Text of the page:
It is the Goldilocks Zone for life theft because of multiple contributing factors. Each one is not the singular defining factor, but have their own ideal age ranges of effectiveness. But by putting all the factors together, it winds up that the age range of 25 to 49 ends up to being the best likely return on sacrificial investment.
I could see an urban fantasy situation where somebody carefully calculates various factors to try to find the ideal sacrifices for their rituals.
But for this rather dark riutal, there are a few factors to take into account, such as:
Development and Immunity
This one has been touched on already. In short, children are developing for years, and the elderly have failing bodies and processes. The ritual will work better the healthier the body is, which tends to favour those in the 25 to 49 range. They are fully developed without the potential plethora of medical issues that older folks can develop. In addition, their immune systems are likely uncompromised so they will not be likely to fall sick in the time between acquisition and sacrifice.
The ritual steals life, but it is not just the life that is that is taken, but the lives that could be. Those potential lives are not as valuable as the lives that could have been, but a million slivers of life can add up to an appreciable amount.
Children are not fertile as a general rule. And while the human female is born with all the reproductive potential that they have, those slivers of life are not awakened until puberty. Only once the potential for them to be life is unlocked do those shards of life awaken. Likewise, the elderly have lower or no fertility, with humans being one of the few animals to go through menopause. As such, by the same logic that works for children, an elderly woman won't have those shards of life as they have gone dormant again so there is less potential to steal.
Like the previous section, while those in their teens and low twenties have that extra fertility life, it is those in this range that have a more potent fertility, though this metric does favour those in the younger side of the range.
Return and Compatibility
Logically, to steal life there must be life to steal. In theory children have the longest lifespan to take, but there are factors that limit the bruja's ability to take and harness that life.
But while we think of lifespan as a measure of the overall population, the lifespan that is stolen is tied to the victim itself and what they would have had left had they not been ritually sacrificed. Young children might have the most potential life, but they might have also been destined to die young so that there is a large gap between expected and actual returns. At the other end, elderly folks have a lesser difference in this regard but also less overall life remaining. As for the 25 to 49 demographic, they have more life to steal than the elderly and less variance in remaining time than children, making them a good balance of potential.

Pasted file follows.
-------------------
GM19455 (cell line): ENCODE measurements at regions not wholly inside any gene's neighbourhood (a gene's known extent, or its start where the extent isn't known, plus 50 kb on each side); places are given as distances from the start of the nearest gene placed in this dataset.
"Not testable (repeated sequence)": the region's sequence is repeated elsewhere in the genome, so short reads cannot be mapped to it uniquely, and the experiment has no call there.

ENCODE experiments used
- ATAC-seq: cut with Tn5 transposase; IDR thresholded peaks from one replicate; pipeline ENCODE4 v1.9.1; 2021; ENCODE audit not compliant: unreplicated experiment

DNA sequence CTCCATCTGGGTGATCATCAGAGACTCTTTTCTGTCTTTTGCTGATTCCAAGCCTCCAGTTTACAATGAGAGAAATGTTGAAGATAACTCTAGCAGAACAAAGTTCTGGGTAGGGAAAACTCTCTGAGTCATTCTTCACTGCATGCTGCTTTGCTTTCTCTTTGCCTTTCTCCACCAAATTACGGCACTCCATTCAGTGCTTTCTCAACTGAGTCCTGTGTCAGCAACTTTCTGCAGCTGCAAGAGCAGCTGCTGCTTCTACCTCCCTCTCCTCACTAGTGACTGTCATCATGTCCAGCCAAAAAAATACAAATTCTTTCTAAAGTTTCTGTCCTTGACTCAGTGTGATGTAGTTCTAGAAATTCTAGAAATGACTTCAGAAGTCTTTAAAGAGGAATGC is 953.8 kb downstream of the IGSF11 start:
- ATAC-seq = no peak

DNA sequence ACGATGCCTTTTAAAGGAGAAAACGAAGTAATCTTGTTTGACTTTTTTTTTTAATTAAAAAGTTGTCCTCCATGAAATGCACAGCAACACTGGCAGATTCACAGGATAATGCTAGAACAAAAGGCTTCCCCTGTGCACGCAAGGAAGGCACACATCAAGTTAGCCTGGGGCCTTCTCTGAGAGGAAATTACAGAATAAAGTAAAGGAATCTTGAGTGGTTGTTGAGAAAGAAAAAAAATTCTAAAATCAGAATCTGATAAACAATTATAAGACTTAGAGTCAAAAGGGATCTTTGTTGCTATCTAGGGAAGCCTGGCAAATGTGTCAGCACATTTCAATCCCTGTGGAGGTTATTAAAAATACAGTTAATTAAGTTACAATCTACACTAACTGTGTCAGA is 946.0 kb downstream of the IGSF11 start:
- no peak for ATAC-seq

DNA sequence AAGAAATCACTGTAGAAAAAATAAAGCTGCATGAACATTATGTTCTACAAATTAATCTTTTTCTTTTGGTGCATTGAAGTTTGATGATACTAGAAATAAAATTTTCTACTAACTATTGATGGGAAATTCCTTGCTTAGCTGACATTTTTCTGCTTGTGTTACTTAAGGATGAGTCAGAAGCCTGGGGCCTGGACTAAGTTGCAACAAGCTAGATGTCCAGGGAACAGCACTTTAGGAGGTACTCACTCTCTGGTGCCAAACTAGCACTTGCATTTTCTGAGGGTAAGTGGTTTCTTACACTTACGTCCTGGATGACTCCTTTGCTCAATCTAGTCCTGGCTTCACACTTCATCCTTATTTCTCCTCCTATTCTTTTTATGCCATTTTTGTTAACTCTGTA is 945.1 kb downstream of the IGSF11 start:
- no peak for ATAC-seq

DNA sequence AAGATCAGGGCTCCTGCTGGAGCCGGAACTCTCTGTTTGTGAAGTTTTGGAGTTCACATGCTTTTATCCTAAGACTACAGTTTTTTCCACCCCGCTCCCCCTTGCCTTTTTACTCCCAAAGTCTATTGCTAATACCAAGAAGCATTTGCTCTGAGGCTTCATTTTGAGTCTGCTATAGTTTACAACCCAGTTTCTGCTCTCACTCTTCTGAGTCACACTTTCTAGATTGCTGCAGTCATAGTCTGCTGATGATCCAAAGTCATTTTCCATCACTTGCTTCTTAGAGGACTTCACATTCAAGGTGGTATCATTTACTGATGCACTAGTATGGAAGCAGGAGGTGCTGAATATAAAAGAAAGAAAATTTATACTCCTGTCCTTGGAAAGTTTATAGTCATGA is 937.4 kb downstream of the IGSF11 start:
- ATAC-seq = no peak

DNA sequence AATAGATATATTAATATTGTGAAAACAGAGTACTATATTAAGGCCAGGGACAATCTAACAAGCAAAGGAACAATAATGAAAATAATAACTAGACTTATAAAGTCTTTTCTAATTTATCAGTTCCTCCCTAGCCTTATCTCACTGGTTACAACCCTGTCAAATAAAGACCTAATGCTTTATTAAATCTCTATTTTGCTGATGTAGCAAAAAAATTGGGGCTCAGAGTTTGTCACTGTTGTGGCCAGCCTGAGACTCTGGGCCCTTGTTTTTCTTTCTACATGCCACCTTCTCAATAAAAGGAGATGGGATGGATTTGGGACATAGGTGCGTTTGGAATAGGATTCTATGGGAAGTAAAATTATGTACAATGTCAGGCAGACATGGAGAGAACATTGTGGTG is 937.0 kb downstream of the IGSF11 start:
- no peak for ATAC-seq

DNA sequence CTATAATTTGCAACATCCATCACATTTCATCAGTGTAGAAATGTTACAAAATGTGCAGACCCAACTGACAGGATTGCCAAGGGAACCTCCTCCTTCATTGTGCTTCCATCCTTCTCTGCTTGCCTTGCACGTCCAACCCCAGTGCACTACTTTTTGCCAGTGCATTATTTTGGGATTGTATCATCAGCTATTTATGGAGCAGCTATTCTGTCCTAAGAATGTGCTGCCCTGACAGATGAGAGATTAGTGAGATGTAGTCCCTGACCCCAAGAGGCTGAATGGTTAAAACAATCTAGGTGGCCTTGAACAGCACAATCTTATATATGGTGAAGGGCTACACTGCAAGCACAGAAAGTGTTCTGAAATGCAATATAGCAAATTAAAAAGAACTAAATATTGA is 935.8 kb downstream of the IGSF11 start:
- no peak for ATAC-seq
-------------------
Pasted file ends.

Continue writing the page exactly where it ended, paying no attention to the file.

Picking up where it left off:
The second big factor in the theft is compatibility. How close is the life that the bruja is stealing to their own lifeforce. The farther from the lifeforce that the bruja had when they first undertook this dark ritual, then the more stolen life that is needed to make what is left theirs. Since this is most likely used to stave off death, the bruja is more likely to be in the upper range of the 25 to 49 age group.
Let's face it, unless there is something seriously sketchy going on, then a bruja is not going to be able to go to the local Kids Mart, and pick up a kid for their sacrifice later. Many parents are protective of their kids, and take steps to make sure they aren't kidnapped by unscrupulous casters. Likewise as people get older, many move around less and stay home more. Some will be taken care of by younger and more abled adult children, which double as protection for them. This limits a bruja's access to these age groups
While exceptions exist like beggar children on streets and older travelling monks, the above is the general case. Adults are just more available and if careful, get into accidents enough that if one disappears in the woods one day, it can be assumed that they died out there or fell victim to random chance. An travelling merchant is more likely to be taken by bandits and killed as opposed to kidnapped and sacrificed to dark rituals.
Admittedly this is not strictly a biological reason, but it does affect the readily available supply.